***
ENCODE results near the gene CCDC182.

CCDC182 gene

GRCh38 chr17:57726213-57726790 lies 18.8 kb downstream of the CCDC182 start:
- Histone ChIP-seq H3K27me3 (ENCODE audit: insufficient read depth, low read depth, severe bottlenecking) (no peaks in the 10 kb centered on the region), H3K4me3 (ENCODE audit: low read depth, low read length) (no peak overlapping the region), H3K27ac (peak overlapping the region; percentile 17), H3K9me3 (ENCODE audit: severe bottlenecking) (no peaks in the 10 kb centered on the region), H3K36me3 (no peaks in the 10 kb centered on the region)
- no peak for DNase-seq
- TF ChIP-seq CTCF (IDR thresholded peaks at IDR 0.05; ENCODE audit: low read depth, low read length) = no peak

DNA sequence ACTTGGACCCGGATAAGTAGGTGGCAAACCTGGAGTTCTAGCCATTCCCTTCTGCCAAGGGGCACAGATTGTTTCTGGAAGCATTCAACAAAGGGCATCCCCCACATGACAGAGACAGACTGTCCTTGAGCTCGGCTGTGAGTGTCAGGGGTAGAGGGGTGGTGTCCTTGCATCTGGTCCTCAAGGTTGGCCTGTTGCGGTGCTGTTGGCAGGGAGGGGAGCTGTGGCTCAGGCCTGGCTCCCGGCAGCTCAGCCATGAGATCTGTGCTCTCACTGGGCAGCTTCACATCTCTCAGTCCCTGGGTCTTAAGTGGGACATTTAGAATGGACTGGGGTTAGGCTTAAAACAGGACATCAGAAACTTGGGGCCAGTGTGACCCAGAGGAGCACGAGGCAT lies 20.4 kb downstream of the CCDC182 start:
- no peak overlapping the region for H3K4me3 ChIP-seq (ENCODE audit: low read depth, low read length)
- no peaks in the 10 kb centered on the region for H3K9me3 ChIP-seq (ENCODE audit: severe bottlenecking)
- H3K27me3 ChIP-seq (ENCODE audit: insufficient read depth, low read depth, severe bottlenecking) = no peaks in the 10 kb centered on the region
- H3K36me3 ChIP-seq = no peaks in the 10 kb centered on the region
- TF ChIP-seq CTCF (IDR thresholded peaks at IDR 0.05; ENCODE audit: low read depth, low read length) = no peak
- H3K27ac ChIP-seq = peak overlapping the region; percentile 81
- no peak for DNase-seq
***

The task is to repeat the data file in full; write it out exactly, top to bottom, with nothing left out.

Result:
ENCODE results near the gene CCDC182.

CCDC182 gene

GRCh38 chr17:57726213-57726790 lies 18.8 kb downstream of the CCDC182 start:
- Histone ChIP-seq H3K27me3 (ENCODE audit: insufficient read depth, low read depth, severe bottlenecking) (no peaks in the 10 kb centered on the region), H3K4me3 (ENCODE audit: low read depth, low read length) (no peak overlapping the region), H3K27ac (peak overlapping the region; percentile 17), H3K9me3 (ENCODE audit: severe bottlenecking) (no peaks in the 10 kb centered on the region), H3K36me3 (no peaks in the 10 kb centered on the region)
- no peak for DNase-seq
- TF ChIP-seq CTCF (IDR thresholded peaks at IDR 0.05; ENCODE audit: low read depth, low read length) = no peak

DNA sequence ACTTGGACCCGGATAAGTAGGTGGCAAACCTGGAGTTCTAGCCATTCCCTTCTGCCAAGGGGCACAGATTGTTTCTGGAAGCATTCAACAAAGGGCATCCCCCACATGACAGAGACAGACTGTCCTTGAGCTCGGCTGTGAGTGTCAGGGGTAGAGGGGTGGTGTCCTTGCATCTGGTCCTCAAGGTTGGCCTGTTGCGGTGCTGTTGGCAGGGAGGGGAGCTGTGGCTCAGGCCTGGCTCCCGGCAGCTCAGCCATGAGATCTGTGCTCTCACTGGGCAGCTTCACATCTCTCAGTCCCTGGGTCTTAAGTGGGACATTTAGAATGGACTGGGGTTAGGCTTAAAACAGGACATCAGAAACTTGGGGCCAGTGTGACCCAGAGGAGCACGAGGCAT lies 20.4 kb downstream of the CCDC182 start:
- no peak overlapping the region for H3K4me3 ChIP-seq (ENCODE audit: low read depth, low read length)
- no peaks in the 10 kb centered on the region for H3K9me3 ChIP-seq (ENCODE audit: severe bottlenecking)
- H3K27me3 ChIP-seq (ENCODE audit: insufficient read depth, low read depth, severe bottlenecking) = no peaks in the 10 kb centered on the region
- H3K36me3 ChIP-seq = no peaks in the 10 kb centered on the region
- TF ChIP-seq CTCF (IDR thresholded peaks at IDR 0.05; ENCODE audit: low read depth, low read length) = no peak
- H3K27ac ChIP-seq = peak overlapping the region; percentile 81
- no peak for DNase-seq